10/03/2015: On Sept. 7, the first F-35A assembled outside the US, made its very first flight from Cameri airbase.
The aircraft, designated AL-1, is the first of eight aircraft currently being assembled at the Final Assembly and Check Out (FACO) facility at Cameri, in northwestern Italy. During the flight, that lasted about 1,5 hours, the F-35A was escorted by a Eurofighter Typhoon.
Italy’s first F-35A Lightning II, known as AL-1 and assembled at the Cameri Final Assembly and Check Out (FACO) facility, flew for the first time today marking the program’s first-ever F-35 flight outside the United States.
Lockheed Martin F-35 test pilot Bill “Gigs” Gigliotti, lifted off the runway at 1:05 p.m. European Standard Time for a 1:22 hour check flight in AL-1 marking a historic milestone for Italy, Finmeccanica-Alenia Aermacchi manufacturing cooperation and Lockheed Martin.
“The first flight of AL-1 is a monumental achievement thanks to the hard work and dedication of our Finmeccanica-Alenia Aermacchi and Lockheed Martin teammates,” said Lorraine Martin, Lockheed Martin F-35 Program General Manager. “Italy’s ‘primo volo’ (first flight) sets a firm foundation for Italy’s F-35 program and future opportunities for the Cameri FACO. My heartfelt congratulations to all who worked tirelessly to bring us to this major international program milestone.”
Today’s first flight for AL-1 went as planned. “As expected, the jet performed exceptionally well and without any surprises,” Gigliotti said. “I’m honored to have flown AL-1 on its maiden flight and grateful to the Cameri team for providing a great jet.
We look forward to continued successes leading up to aircraft delivery later this year.”
The Cameri FACO is owned by the Italian government and operated by Finmeccanica-Alenia Aermacchi in association with Lockheed Martin. The Cameri FACO’s F-35 production operations began in July 2013 and ‘rolled out’ Italy’s first F-35A aircraft, AL-1, in March. AL-1’s official delivery to Italy is expected by the end of the year.
The facility will assemble both Italy’s F-35A conventional takeoff and landing variant and the F-35B short takeoff/vertical landing variant, and is planned to assemble the Royal Netherlands Air Force’s F-35A aircraft in the future.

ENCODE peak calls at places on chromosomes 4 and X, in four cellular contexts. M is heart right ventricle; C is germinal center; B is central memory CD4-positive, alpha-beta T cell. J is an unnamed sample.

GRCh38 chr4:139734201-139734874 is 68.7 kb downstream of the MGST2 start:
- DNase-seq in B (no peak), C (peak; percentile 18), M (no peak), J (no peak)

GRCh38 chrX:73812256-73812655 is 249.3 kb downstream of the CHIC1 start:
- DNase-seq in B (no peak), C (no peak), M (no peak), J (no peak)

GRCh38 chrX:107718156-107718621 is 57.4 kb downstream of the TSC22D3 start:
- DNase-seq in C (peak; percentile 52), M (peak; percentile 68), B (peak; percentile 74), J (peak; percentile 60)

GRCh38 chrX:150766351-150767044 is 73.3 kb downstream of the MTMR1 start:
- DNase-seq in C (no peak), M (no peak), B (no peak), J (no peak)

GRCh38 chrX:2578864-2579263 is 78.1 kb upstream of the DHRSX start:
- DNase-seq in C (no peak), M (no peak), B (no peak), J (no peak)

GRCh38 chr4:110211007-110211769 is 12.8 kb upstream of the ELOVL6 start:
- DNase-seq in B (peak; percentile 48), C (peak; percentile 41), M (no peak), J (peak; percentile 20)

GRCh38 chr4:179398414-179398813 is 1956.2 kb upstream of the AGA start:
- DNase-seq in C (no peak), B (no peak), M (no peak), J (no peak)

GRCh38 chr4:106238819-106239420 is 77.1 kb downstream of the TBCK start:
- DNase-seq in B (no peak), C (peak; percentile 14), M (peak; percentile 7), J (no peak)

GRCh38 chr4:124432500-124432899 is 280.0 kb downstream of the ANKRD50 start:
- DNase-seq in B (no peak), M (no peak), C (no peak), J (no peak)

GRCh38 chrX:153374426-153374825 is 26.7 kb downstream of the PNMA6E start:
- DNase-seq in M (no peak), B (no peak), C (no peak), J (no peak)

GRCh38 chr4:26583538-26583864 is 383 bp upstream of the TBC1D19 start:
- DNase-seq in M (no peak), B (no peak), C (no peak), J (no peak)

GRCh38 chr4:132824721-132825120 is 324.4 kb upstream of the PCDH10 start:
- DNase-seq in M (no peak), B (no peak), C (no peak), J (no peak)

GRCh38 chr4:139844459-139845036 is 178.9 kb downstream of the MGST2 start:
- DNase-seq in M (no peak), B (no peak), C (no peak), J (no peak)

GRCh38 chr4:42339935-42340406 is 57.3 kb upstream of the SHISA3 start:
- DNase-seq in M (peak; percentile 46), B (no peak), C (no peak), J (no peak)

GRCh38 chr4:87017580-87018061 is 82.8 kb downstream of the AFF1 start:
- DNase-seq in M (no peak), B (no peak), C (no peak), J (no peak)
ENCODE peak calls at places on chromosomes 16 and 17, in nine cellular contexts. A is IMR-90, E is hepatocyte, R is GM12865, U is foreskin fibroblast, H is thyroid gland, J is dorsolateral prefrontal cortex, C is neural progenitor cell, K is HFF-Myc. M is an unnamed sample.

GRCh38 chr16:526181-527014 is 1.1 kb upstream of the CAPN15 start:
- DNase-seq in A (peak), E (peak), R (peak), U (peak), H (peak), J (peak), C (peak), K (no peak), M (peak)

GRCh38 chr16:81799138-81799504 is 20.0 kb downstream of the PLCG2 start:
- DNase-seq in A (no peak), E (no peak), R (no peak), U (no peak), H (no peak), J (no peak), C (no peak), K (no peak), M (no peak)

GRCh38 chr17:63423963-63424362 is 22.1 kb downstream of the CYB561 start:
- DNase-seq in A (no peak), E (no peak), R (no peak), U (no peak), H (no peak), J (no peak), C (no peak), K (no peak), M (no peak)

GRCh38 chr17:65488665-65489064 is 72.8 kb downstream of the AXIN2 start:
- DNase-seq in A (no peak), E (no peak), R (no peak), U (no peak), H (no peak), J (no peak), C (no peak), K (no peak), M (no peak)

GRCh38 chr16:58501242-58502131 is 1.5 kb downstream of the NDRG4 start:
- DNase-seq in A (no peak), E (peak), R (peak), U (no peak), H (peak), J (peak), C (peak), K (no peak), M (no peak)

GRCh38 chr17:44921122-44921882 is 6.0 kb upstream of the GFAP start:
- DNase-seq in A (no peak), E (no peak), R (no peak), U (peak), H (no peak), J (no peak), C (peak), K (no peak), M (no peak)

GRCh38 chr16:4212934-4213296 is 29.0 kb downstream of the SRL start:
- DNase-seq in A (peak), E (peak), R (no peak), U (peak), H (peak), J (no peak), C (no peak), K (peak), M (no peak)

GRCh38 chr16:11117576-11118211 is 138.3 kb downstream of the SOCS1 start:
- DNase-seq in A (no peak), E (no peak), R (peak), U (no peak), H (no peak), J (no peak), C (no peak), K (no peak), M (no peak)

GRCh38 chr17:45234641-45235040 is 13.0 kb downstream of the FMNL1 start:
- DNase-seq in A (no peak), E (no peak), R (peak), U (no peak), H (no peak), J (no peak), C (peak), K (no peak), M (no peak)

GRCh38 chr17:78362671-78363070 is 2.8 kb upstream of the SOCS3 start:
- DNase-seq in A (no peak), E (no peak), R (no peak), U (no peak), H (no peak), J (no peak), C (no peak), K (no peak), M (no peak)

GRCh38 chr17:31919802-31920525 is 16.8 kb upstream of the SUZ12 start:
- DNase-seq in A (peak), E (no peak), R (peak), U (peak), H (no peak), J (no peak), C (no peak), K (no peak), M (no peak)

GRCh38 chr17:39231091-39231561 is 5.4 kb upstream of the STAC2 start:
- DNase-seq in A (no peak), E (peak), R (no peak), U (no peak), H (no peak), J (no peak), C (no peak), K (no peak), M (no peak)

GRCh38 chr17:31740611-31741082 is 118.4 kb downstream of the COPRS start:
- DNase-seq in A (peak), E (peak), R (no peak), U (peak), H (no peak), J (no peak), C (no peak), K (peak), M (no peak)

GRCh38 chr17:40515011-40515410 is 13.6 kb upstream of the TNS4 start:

The F-35A and F-35B will replace Italian Air Force and Italian Navy AV-8 Harriers, Panavia Tornados and AMX fighters.
In addition to its responsibility in the operations of the FACO, Finmeccanica-Alenia Aermacchi also produces the F-35A’s full wing-sets.
The work contracted to Finmeccanica-Alenia Aermacchi, a strategic co-supplier of F-35A full wing assemblies, is one of the largest manufacturing projects for the Italian F-35 program, with 835 full wing assemblies planned. Finmeccanica participates in the F-35 program also with Selex ES, responsible for various onboard electronics.
The F-35 Lightning II, a 5th generation fighter, combines advanced low observable stealth technology with fighter speed and agility, fully fused sensor information, network-enabled operations and advanced sustainment. More than 130 production F-35s have been delivered to customers and have flown more than 38,700 cumulative fleet flight hours, fleet-wide.
It should be noted as well that the F-35 is being built on three final assembly lines.
The F-35 program has been built around a very different manufacturing model for fighter jets, more modeled on what an Airbus would do than the more traditional station build approach.
The F-35 is to be built on three final assembly lines (FALs)– Fort Worth, Cameri, and next year in Japan.
The line in Fort Worth is a pulse line, meaning the planes move on the line through their full build. Currently, the planes move, about five days through the line during their 20 months on the line. Three configurations are built on the single line – F-35As, Bs, and Cs – as well as modified allied versions of those aircraft, such as the drop chute on the Norwegian F-35A.
The aircraft is built on a digital thread foundation, meaning that digital systems are crucial to the supply chain and component builds and for the final assembly of the components, as well as for the maintenance of the plane.
The photos from the day of the first flight are credited to Lockheed Martin.